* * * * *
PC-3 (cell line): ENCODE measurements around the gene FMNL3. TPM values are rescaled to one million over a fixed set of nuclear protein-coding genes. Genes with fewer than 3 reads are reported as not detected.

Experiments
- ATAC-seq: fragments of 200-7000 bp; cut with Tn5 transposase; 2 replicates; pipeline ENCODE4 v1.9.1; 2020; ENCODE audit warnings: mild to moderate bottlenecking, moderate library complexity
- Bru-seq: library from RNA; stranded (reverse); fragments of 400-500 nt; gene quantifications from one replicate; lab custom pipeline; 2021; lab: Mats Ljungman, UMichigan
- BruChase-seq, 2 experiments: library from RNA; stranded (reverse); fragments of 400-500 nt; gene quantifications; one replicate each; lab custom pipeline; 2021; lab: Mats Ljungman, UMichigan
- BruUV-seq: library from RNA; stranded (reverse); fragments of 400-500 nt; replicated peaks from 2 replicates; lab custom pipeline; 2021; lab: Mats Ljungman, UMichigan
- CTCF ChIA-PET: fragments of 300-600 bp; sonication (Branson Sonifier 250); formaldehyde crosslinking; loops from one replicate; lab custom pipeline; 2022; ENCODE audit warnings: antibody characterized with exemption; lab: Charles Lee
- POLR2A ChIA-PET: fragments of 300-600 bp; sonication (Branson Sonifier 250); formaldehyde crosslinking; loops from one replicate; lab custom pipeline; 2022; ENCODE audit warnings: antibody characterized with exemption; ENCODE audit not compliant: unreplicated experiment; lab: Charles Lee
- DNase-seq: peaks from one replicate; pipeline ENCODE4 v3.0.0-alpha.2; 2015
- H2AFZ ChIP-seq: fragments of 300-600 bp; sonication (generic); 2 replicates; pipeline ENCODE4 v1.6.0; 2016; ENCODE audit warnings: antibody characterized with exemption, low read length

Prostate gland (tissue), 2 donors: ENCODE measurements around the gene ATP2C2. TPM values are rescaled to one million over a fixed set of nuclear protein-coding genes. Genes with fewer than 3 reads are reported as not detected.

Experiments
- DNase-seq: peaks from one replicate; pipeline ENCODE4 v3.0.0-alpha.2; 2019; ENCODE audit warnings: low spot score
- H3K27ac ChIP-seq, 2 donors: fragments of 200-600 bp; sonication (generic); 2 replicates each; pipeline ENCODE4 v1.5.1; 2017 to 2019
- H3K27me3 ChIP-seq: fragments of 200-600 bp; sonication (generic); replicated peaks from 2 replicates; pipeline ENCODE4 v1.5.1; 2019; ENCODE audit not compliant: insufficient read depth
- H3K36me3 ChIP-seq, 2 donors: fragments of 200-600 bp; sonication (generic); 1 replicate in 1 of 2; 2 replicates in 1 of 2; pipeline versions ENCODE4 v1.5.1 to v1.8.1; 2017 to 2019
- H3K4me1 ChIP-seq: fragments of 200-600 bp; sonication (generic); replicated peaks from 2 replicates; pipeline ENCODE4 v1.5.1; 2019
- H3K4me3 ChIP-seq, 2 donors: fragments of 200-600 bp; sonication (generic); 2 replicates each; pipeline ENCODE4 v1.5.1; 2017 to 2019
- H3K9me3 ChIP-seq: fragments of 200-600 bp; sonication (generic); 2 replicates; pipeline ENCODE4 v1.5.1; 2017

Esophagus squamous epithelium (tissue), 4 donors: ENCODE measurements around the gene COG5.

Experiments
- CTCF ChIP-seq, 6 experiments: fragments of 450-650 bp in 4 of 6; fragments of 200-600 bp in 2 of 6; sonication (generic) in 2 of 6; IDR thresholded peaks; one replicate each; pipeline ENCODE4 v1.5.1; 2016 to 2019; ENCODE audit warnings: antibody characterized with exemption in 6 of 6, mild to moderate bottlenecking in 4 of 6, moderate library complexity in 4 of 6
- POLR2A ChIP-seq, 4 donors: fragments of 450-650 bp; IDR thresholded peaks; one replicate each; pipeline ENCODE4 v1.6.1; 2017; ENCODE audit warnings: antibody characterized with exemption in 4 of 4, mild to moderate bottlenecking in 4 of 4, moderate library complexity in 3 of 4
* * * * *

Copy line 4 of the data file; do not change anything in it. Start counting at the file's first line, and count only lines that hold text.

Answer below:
- Bru-seq: library from RNA; stranded (reverse); fragments of 400-500 nt; gene quantifications from one replicate; lab custom pipeline; 2021; lab: Mats Ljungman, UMichigan